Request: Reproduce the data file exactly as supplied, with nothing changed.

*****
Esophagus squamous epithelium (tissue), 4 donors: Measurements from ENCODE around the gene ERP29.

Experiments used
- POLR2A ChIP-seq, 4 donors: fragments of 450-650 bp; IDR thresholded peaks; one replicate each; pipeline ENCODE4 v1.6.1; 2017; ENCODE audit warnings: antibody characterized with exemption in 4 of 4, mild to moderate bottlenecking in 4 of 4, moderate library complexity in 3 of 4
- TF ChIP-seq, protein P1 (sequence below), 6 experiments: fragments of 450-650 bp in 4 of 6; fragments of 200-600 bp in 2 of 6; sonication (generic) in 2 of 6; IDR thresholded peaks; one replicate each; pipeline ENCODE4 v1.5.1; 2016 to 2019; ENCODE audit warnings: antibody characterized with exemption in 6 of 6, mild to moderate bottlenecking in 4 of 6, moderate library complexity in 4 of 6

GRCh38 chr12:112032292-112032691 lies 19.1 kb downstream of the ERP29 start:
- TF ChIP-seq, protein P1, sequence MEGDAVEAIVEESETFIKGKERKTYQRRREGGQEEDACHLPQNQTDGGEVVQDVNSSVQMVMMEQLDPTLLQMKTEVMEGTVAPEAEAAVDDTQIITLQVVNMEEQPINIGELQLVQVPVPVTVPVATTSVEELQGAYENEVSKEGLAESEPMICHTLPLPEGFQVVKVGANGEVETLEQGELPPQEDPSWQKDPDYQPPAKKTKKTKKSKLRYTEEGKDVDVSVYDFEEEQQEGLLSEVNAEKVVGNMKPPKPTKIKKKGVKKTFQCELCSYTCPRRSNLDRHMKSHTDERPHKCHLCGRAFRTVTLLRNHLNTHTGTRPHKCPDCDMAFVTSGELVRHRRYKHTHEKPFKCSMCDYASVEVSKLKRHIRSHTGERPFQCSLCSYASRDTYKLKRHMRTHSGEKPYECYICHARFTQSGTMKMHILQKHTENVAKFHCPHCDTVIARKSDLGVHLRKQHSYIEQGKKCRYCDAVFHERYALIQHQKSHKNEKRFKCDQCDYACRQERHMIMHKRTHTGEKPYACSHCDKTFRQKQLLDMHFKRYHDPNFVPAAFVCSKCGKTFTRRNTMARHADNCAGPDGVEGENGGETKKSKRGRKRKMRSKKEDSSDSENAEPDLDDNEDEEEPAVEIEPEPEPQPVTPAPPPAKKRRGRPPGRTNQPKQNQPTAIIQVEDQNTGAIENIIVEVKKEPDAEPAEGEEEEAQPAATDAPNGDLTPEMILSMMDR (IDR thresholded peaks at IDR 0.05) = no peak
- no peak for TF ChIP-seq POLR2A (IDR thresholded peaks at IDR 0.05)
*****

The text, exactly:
Esophagus squamous epithelium (tissue), 4 donors: Measurements from ENCODE around the gene ERP29.

Experiments used
- POLR2A ChIP-seq, 4 donors: fragments of 450-650 bp; IDR thresholded peaks; one replicate each; pipeline ENCODE4 v1.6.1; 2017; ENCODE audit warnings: antibody characterized with exemption in 4 of 4, mild to moderate bottlenecking in 4 of 4, moderate library complexity in 3 of 4
- TF ChIP-seq, protein P1 (sequence below), 6 experiments: fragments of 450-650 bp in 4 of 6; fragments of 200-600 bp in 2 of 6; sonication (generic) in 2 of 6; IDR thresholded peaks; one replicate each; pipeline ENCODE4 v1.5.1; 2016 to 2019; ENCODE audit warnings: antibody characterized with exemption in 6 of 6, mild to moderate bottlenecking in 4 of 6, moderate library complexity in 4 of 6

GRCh38 chr12:112032292-112032691 lies 19.1 kb downstream of the ERP29 start:
- TF ChIP-seq, protein P1, sequence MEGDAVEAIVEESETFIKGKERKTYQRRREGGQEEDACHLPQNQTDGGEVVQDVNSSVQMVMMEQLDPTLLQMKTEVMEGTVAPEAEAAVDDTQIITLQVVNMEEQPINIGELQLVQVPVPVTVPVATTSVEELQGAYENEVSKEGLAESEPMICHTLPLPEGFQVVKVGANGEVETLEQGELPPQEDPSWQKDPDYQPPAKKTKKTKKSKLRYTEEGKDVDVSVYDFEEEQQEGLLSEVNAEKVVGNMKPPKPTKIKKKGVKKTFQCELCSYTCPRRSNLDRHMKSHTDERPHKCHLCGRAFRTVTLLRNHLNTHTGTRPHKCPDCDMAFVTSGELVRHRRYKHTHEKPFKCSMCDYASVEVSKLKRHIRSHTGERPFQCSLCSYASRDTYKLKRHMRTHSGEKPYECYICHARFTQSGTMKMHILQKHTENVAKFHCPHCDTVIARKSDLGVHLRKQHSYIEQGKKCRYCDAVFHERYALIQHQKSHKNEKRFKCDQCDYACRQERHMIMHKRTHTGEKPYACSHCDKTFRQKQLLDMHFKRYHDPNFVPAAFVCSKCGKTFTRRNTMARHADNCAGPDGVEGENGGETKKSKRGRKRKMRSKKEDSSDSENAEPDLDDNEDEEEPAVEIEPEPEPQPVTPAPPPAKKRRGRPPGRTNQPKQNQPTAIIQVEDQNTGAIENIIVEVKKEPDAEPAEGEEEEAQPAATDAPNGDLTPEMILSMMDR (IDR thresholded peaks at IDR 0.05) = no peak
- no peak for TF ChIP-seq POLR2A (IDR thresholded peaks at IDR 0.05)